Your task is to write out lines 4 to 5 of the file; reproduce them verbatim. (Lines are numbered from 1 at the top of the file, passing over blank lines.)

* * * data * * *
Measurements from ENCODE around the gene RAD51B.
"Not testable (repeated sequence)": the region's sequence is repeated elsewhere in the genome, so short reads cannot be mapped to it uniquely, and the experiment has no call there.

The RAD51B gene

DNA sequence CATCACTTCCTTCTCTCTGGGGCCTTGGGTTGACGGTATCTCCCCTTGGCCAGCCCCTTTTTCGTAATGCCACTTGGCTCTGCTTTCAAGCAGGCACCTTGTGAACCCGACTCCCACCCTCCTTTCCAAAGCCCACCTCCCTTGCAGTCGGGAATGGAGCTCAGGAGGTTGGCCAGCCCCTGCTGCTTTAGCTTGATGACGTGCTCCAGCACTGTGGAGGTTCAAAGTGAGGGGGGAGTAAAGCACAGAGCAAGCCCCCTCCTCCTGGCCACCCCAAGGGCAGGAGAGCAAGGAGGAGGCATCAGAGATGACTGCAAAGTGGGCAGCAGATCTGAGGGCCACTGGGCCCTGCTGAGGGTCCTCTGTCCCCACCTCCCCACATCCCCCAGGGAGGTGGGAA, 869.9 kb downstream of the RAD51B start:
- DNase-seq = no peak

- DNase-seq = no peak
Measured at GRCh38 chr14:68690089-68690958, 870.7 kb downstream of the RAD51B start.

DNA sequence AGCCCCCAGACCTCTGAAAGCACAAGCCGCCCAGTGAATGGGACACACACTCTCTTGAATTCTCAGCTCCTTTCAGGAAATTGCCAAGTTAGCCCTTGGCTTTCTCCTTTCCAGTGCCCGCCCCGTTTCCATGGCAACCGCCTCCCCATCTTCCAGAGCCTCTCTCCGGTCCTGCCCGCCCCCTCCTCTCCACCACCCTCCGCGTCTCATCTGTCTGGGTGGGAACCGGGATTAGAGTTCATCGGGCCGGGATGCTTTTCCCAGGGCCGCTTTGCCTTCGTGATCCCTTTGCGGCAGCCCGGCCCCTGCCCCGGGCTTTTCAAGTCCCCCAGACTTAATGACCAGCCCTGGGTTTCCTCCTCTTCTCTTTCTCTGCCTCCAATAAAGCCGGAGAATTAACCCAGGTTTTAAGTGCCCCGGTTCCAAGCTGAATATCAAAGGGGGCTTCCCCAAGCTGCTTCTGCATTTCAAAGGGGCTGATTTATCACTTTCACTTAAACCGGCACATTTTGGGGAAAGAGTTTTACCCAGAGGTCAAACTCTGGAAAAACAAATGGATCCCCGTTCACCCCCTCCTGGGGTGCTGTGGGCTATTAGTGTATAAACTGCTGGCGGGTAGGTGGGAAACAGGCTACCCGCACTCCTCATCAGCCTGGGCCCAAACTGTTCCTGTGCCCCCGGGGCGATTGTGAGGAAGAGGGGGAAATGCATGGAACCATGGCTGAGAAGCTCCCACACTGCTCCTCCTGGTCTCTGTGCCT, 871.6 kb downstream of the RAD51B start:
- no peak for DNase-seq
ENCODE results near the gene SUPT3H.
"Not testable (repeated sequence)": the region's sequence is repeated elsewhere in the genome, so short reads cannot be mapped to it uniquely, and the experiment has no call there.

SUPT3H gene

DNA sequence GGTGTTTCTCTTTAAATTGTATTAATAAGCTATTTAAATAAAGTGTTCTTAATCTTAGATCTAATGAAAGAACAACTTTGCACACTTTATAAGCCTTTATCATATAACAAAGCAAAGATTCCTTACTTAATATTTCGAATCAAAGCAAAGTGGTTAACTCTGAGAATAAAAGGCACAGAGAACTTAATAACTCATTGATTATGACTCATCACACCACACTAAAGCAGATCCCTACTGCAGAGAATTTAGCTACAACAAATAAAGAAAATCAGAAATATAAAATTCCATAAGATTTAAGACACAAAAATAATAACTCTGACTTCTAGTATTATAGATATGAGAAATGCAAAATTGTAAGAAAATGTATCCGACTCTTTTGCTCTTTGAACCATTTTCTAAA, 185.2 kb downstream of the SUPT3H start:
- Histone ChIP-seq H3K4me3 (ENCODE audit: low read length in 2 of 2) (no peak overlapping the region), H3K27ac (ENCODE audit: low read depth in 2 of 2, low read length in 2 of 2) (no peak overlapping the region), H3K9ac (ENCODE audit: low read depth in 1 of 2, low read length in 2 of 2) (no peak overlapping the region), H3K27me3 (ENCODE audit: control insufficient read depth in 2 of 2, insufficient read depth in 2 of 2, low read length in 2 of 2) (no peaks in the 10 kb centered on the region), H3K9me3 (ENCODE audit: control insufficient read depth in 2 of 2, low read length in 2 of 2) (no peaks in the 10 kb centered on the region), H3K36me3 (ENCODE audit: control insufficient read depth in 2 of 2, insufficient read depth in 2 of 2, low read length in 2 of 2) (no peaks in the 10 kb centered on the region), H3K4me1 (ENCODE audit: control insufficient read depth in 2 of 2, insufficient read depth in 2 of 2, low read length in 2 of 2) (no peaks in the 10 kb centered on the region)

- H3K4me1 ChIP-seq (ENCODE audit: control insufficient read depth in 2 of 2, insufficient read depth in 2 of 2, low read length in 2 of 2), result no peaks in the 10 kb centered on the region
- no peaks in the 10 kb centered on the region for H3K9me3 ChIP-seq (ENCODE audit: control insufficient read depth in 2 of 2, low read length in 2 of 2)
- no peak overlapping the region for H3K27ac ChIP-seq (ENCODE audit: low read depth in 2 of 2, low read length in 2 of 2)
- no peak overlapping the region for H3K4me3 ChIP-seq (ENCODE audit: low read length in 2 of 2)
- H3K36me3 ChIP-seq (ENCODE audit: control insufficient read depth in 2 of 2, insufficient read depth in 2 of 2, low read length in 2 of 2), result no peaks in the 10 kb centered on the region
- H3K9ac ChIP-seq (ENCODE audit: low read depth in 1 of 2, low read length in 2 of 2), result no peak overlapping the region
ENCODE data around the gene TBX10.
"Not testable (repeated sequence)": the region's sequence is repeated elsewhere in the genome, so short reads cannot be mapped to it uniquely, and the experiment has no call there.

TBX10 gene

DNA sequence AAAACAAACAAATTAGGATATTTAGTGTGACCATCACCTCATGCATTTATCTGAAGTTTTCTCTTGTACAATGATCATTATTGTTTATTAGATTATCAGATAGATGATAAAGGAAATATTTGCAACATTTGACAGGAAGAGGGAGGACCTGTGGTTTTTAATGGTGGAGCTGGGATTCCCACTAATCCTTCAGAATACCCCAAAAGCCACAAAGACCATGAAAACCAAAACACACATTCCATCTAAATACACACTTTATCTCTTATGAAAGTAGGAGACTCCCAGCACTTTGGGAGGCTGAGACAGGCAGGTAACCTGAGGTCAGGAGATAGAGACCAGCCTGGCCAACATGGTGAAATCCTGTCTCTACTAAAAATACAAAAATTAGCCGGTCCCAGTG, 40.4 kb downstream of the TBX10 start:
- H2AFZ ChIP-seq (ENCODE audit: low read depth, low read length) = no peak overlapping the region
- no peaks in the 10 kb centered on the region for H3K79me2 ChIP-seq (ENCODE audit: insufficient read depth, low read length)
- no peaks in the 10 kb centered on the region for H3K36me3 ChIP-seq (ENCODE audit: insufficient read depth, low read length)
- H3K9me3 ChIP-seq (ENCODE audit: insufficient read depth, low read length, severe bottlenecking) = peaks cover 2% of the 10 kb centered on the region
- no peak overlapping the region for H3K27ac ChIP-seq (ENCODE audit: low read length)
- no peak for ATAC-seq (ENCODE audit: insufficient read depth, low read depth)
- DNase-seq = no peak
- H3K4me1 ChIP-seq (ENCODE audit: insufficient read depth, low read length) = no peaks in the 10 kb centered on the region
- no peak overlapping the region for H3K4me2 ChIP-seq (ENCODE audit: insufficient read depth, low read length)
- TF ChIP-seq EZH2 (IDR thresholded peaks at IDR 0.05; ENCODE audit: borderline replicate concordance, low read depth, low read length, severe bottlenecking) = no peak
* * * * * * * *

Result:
DNA sequence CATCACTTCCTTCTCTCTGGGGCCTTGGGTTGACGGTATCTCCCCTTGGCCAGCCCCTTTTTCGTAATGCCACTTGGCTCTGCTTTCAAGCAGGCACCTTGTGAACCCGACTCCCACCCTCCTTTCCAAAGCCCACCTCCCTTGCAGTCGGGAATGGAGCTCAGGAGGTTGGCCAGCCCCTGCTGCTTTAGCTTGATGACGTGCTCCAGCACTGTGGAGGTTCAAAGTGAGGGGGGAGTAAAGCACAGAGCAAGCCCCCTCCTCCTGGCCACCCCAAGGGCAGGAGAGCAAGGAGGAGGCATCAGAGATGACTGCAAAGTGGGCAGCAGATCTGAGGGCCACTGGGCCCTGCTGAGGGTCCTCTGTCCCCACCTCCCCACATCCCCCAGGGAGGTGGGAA, 869.9 kb downstream of the RAD51B start:
- DNase-seq = no peak